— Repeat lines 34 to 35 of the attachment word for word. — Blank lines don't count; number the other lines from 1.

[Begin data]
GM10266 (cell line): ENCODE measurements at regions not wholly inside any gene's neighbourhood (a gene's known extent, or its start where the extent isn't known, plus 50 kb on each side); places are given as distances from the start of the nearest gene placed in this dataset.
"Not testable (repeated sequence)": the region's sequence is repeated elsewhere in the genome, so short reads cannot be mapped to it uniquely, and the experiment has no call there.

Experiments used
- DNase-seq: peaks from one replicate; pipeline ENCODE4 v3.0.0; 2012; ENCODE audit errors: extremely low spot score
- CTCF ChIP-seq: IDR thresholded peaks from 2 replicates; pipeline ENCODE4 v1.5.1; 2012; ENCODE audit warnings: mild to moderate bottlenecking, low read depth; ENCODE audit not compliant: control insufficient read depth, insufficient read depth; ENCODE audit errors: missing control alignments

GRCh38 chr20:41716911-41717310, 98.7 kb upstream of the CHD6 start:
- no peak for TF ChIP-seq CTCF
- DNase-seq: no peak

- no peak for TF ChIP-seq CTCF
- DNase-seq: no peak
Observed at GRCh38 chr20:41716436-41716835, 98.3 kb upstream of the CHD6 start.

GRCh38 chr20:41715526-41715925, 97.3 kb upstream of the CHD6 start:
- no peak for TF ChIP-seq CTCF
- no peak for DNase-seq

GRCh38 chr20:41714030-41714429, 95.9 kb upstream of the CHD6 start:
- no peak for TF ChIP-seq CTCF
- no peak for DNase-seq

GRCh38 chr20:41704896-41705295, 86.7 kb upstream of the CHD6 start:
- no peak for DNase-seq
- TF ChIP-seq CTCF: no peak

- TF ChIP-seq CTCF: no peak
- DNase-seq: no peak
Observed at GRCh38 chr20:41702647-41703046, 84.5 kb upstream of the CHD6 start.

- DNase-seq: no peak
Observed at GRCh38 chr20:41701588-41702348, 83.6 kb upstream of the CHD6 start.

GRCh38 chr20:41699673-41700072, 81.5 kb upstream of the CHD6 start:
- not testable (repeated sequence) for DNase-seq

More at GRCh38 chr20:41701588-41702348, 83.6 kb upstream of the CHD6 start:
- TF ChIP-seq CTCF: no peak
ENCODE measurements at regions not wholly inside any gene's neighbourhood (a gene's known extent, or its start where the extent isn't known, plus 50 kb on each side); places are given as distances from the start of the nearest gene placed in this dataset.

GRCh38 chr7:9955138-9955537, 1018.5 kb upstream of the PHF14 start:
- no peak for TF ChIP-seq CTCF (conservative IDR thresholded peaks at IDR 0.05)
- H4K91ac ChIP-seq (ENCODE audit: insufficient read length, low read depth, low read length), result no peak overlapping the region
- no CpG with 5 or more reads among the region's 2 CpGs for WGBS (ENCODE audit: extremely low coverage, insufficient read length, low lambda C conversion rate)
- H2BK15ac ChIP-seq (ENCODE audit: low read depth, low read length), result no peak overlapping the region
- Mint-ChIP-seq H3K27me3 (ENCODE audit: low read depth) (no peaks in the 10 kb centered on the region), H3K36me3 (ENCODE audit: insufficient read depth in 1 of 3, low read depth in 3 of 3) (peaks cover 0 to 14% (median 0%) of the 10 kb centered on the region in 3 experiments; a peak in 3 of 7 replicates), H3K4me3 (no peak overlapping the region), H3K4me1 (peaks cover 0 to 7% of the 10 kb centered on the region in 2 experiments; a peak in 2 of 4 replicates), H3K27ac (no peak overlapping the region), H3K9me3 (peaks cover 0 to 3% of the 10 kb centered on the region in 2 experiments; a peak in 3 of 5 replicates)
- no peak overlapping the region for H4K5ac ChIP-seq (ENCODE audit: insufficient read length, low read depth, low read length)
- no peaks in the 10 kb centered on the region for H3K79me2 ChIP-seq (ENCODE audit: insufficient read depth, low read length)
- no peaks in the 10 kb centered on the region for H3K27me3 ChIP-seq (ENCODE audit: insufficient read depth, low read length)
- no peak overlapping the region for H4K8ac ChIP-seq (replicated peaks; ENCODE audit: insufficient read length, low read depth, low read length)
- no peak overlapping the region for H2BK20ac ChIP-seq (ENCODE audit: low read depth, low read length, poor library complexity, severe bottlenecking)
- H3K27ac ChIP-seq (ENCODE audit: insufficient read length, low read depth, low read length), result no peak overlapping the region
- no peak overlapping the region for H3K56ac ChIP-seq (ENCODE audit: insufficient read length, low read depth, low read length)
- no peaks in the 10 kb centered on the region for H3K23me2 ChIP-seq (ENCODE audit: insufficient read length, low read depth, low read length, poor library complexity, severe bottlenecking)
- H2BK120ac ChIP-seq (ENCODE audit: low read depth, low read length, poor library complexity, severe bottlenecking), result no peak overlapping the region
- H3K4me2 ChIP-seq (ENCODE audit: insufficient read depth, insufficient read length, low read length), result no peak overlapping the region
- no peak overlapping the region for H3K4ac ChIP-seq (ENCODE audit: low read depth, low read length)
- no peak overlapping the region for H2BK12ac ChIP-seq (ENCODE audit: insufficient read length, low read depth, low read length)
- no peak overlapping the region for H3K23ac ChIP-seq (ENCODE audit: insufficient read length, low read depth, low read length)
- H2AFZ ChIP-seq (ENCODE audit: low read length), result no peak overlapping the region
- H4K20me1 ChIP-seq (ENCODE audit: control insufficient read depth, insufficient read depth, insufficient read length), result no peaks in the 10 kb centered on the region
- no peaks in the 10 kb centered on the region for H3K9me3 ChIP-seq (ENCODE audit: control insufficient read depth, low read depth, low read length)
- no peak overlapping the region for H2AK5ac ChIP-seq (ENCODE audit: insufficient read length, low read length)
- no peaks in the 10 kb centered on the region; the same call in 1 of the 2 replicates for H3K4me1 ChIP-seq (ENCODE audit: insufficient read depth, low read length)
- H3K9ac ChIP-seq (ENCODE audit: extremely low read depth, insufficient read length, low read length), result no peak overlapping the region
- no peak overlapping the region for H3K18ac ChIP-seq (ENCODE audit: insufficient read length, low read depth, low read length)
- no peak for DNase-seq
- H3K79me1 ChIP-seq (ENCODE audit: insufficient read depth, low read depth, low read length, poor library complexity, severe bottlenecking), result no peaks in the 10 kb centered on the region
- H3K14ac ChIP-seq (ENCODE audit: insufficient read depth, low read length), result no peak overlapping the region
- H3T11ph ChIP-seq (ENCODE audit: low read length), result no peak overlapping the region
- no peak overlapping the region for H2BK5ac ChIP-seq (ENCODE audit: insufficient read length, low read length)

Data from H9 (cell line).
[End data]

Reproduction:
- no CpG with 5 or more reads among the region's 2 CpGs for WGBS (ENCODE audit: extremely low coverage, insufficient read length, low lambda C conversion rate)
- H2BK15ac ChIP-seq (ENCODE audit: low read depth, low read length), result no peak overlapping the region